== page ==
Steel City Artist: Drawings and Interview with Charles Ott
1 Comment | January 22, 2010
Lest you think that I have a predisposition for trippy, vulgar, and raunchy drawings (what am I saying, I confess I do!), I want to showcase an artist who’s been making a name for himself in the Pittsburgh area and beyond with his meticulously rendered architectural style scenes – Charles Ott, Jr a.k.a. Steel City Artist. I’ve always thought that there is something peculiarly special about this genre of drawings, illustrated best perhaps when considering such drawings of hundreds of years ago. That is to say, they have a distinctly historical appeal by capturing a scene suspended in a time and place. They almost present a sort of ideal of that place and require, I suspect, a focused type of concentration when in the process of rendering such pictures.
Charles agreed to partake in the Drawn in Black Artist Interview (thank you!), so without further adieu:
What’s your name?
Charles R. Ott, Jr.
Where did you grow up? Where do you live now?
How old are you?
What is your educational background? What, if anything, did you study?
Self-taught architectural illustrator.
How do you make a living?
Nearly two years ago, I was at a certain crossroad in my life and career due to the fact that design firm I was working for out-resourced. I decided to focus my time and effort into doing what I love. I spent my days working to supplement my evenings through the mornings on creating a solid portfolio of illustrations. This in turn led to the development of my illustration website, Steel City Artist, which I launched in Spring, 2008. The illustrations feature detailed hand-drawn pen and ink illustrations of the prominent landmarks from Pittsburgh and across America and continues to grow. Right now, I make a living selling my work throughout the world and marketing/branding my work to various companies/businesses where I feel my illustrations have relevance.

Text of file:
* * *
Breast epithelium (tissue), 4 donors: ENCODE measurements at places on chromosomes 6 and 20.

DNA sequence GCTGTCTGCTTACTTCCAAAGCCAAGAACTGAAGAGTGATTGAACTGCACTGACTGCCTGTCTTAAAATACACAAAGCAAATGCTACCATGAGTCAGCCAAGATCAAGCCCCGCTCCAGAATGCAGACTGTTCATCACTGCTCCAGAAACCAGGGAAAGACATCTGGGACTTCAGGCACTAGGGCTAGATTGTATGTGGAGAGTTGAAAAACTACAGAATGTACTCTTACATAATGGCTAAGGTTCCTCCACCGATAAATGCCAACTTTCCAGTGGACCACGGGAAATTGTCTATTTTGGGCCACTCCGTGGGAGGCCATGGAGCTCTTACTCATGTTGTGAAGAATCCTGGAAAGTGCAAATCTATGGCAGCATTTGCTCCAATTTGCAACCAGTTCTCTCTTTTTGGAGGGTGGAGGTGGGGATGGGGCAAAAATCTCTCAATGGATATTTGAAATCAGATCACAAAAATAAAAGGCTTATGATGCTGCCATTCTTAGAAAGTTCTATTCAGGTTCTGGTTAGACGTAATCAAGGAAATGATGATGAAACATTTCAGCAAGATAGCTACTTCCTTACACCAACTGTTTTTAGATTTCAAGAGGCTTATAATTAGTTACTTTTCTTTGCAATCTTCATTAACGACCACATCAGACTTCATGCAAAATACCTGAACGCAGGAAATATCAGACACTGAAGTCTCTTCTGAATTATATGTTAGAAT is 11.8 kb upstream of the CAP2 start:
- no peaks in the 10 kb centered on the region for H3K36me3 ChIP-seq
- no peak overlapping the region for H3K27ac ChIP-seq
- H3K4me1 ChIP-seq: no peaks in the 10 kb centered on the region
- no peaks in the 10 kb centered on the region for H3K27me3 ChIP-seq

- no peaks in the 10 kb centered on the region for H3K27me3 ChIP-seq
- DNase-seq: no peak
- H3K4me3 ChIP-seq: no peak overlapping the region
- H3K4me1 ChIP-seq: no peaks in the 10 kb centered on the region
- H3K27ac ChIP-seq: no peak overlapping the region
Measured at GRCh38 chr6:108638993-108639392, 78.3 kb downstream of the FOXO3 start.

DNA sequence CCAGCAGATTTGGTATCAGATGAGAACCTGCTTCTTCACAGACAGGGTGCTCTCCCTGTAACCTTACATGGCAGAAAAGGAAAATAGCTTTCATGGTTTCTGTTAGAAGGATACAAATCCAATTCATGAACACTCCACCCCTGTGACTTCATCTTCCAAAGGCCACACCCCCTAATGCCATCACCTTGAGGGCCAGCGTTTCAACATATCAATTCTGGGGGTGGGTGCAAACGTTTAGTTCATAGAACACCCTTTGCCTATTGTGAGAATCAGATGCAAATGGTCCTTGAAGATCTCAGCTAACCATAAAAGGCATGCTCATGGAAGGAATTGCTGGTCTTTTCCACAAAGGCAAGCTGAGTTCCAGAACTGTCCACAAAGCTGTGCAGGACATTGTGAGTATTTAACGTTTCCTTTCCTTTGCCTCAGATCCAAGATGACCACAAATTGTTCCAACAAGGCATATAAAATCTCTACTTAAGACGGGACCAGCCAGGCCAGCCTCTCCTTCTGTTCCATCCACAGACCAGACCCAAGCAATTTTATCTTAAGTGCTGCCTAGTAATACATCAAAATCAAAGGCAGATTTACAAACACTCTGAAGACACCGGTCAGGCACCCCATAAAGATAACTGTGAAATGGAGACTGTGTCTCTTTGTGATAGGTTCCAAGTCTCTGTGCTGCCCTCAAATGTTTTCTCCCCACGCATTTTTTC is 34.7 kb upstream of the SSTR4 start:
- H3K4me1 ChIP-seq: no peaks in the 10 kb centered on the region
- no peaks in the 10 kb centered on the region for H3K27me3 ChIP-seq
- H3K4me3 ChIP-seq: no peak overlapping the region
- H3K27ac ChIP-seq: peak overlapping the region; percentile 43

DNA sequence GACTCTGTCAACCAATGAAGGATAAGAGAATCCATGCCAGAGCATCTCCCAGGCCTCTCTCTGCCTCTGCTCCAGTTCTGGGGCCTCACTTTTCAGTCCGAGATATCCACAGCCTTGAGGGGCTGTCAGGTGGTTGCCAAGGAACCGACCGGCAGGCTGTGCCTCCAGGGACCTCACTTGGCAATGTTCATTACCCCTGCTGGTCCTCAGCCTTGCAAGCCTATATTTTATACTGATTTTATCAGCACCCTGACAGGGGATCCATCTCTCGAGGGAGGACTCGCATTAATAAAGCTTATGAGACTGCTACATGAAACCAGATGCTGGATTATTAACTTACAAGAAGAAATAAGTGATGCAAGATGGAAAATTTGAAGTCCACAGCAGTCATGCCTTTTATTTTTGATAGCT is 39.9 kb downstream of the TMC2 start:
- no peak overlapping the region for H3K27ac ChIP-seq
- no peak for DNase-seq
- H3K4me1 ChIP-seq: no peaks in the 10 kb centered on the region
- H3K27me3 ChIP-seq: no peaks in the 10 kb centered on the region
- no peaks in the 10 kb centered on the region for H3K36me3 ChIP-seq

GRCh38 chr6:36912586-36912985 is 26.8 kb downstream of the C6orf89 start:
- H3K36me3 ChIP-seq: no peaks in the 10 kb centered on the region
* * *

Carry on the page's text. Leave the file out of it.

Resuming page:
What does “art” mean to you?
As an illustrator, I am a realist and that is the art form that has meaning to me. My artwork allows me to combine my lifelong passions/interest of architecture, illustration and history and my love for the city I call home, Pittsburgh. My artwork allows people to remember and reminisce the places that have had significant meaning in their lives, whether it is the steel mills, buildings or colleges they attended. Art to me means expressing yourself in a way that moves people and inspires them.
How long have you been making art, and what role does that play in your life?
I began drawing at a very young age and I have been drawing for nearly 25 years. Like anything in life, if you have passion and perseverance anything is possible and you must be willing to devote yourself to your craft/talent. My illustrations are the cornerstone of my life, my identity.
What would you consider your “style” of art to be, if you have one?
My style of work is traditional pen and ink architectural illustrator. With advancements in computer/design technology, it is very rare anymore to find true artists who can create incredible illustrations freehand, I truly consider it a gift.
What’s your weapon of choice? What medium and drawing tool do you prefer to use?
All of my pen/ink illustrations are created by hand. My tools simply include T-square, metal ruler and a series of Pigma micron pens. These pens range in size from .008-.05 mm and create a very fine crisp line which does not bleed like some ink pens while creating the drawing. Each 18×24″ illustration is created first in pencil and then retraced with the pens. Each drawing begins from the center of the paper and blossoms outward after I spend a good deal time evaluating the photo with which I am working from. My work is also featured at Sakura of America whose micron pens I use for my work.
Are there any people that influenced you that stand out? What current artists do you follow?
During the 1980’s my father owned a business at The Shoppes of Station Square in downtown Pittsburgh. Nearly every evening as a young kid I would visit him. There was a well-known Pittsburgh artist who I believe inspired me to become an illustrator, Nevin Robinson. Our work is somewhat similar in that we both work in pen/ink and feature the places of Pittsburgh. My work is more technical in nature and requires a series of techniques such as cross-hatching/stippling for the landscape. Since I launched my website, I have been introduced to artists from all over the world. One artists’ work who I admire is Michael Smith, Buffalo, NY.